To put things a bit into perspective, recently I was in another noisy and polluted city called Chimaltenango. I was looking for a room or apartment to rent as I am considering working with a local organization there who works with the rural poor. Felipa, the director, took me to her friend's house. The husband and wife are what I would call middle-class for Guatemalans. They have their own small business as tailors and a simple cement home connected to their neighbors on a city block. I was greeted by their sweet smiles welcoming me inside. But from the moment we entered their house, a strong foul odor caught my attention and I it was difficult to imagine staying there more than a few minutes, much less living there. We walked into two empty cement rooms with dirty walls that were connected by a doorway. The husband pointed out the metal bars covering the one small window that didn't open and an (easily breakable) latch on the door to the noisy street outside. Concerned but not wanting to offend, I asked about the security of a gringa (foreigner assumed to have money) like myself and the possibility of attracting negative attention to the family or compromising the security of their home. They pointed to the cement wall that encircles their small dirt patio area and I immediately realized that anyone could easily scale it with a ladder.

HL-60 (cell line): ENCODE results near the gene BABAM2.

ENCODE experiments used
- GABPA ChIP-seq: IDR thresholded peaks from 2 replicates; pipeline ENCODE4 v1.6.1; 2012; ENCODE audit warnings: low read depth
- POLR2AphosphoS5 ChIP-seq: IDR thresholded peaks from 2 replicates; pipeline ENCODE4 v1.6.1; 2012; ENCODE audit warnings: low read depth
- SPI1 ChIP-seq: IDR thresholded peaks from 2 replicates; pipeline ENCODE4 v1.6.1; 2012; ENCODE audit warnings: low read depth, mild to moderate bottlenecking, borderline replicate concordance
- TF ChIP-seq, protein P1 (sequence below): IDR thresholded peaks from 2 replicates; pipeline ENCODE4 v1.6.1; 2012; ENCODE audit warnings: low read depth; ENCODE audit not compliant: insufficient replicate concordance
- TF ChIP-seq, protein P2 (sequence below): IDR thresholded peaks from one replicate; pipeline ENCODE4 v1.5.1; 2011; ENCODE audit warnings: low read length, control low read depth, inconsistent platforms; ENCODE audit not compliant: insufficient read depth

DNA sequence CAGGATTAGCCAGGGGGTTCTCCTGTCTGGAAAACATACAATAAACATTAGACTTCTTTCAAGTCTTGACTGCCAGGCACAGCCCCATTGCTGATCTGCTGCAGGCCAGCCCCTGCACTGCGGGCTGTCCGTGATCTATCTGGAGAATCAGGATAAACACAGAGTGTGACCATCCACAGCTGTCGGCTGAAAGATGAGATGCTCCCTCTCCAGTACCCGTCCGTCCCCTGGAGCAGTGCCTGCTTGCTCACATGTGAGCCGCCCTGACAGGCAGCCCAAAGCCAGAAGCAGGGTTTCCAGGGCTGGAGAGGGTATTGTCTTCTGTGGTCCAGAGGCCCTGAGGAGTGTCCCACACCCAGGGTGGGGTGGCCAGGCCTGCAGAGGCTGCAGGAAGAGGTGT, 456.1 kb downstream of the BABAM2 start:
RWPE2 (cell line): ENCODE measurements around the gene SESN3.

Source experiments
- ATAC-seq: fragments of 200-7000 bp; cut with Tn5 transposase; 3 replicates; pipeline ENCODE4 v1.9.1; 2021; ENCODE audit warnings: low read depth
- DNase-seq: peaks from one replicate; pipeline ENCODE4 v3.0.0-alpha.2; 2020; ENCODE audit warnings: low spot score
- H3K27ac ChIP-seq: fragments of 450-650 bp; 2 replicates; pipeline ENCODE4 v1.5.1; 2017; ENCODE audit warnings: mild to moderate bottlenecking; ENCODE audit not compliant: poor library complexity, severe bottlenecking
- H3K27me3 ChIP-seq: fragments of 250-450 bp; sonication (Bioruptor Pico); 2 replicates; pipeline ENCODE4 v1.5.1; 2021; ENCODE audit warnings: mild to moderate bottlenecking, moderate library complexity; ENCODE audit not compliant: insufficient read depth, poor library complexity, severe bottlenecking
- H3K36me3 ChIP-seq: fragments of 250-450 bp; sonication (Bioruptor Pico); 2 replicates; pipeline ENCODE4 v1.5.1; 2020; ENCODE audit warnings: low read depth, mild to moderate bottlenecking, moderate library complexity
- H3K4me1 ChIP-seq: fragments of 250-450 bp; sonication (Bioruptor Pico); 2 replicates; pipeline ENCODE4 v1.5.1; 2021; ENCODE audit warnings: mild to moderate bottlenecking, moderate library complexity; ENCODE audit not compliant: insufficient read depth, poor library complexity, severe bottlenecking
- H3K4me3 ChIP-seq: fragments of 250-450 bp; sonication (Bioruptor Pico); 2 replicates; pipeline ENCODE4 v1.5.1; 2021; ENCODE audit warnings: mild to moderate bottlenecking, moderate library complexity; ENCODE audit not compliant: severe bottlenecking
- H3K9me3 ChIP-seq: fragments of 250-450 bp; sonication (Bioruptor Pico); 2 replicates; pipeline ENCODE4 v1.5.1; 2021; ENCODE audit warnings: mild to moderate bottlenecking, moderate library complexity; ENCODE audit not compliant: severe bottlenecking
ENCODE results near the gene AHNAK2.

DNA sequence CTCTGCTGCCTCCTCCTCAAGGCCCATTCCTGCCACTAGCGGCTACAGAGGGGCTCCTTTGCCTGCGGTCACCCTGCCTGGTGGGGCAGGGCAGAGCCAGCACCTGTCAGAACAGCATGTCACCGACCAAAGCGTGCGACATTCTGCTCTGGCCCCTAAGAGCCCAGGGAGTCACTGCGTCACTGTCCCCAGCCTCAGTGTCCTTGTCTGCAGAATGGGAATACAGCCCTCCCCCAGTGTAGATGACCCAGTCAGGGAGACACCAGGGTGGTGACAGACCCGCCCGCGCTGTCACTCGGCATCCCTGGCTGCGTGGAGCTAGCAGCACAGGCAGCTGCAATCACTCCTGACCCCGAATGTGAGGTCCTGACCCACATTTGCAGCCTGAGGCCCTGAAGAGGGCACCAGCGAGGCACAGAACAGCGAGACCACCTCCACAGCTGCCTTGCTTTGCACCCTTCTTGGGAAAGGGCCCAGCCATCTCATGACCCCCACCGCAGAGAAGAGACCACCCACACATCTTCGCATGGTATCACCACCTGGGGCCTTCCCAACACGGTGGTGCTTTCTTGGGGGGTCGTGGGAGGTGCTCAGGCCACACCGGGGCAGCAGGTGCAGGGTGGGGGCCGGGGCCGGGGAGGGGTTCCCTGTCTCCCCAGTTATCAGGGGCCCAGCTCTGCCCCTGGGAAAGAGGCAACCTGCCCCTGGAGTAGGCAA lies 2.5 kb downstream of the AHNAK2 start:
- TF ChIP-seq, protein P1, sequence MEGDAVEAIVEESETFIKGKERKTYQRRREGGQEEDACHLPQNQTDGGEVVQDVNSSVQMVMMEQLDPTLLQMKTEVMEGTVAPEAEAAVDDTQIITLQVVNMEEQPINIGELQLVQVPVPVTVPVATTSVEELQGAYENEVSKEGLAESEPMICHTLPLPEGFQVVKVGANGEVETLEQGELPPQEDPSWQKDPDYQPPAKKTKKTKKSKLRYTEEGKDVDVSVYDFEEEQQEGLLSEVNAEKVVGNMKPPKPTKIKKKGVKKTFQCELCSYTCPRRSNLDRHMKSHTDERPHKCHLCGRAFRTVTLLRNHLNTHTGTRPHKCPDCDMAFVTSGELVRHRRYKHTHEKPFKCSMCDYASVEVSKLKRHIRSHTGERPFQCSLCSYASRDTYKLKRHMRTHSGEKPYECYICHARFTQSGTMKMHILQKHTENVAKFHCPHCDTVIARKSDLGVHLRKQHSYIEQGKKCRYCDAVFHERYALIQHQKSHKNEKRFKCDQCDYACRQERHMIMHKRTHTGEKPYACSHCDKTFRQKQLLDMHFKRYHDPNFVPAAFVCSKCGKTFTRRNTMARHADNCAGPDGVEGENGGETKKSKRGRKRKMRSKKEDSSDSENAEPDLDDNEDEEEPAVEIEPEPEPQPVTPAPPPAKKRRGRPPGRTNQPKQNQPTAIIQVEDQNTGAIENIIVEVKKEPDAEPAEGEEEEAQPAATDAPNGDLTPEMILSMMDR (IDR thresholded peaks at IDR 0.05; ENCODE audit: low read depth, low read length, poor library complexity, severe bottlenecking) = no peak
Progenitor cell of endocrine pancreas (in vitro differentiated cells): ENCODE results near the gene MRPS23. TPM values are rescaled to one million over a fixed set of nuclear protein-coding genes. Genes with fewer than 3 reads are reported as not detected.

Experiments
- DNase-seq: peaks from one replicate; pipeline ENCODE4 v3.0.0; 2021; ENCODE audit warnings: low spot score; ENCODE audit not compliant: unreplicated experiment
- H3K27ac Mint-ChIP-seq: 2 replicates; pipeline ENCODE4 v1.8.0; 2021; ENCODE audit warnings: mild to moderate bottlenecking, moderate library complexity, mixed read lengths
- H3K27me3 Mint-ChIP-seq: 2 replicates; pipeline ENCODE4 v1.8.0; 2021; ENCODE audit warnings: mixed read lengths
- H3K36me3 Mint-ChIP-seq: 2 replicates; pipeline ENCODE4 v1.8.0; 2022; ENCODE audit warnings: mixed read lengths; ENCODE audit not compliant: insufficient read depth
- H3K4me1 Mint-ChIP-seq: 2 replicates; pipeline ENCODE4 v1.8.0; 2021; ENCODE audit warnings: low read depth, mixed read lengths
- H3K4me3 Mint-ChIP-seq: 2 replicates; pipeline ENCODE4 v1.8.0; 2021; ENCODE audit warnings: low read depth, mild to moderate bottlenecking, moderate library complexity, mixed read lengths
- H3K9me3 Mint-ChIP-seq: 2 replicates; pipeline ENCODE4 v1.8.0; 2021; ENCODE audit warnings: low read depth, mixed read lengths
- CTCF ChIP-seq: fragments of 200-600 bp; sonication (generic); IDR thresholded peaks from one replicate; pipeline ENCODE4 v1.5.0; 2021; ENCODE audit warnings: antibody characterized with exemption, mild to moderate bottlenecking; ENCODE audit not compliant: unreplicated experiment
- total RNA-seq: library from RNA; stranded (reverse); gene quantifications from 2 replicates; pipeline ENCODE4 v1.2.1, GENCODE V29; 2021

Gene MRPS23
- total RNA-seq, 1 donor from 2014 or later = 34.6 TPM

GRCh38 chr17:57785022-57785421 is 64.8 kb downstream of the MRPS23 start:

Grateful to be outside and away from the large flies swarming in the room, I followed them to an open pipe with cold water coming out from under a set of stairs that I could use to shower. Being curious yet polite, I asked about where I might be able to cook. The couple looked at each other and then around a bit, eventually pointing to a small screened room outside with only a wooden sewing table inside and kindly offered it to me as a kitchen. As a water source they showed me their pila, a large outdoor cement tub, with standing water filled to the brim since that day they were able to get city water from the pipe. Drifting atop the water were plastic bowls used to pour the water over your hands or dishes for cleaning. They were eager to have me live there. Felipa explained that I would need a stove and refrigerator and they look at each other a bit puzzled. Unlike many Guatemalans, they actually have these appliances in their kitchen upstairs and it seemed like they were about to offer to share them with me but I didn't want to put them out. I was also realizing that although I've lived in some pretty primitive places, this would probably not be a feasible place for me to stay and still have the energy and health to serve the rural poor, who have so much less than even this family. I think Felipa was starting to realize the same thing, so we politely changed the conversation and soon thanked them for showing us their lovely home.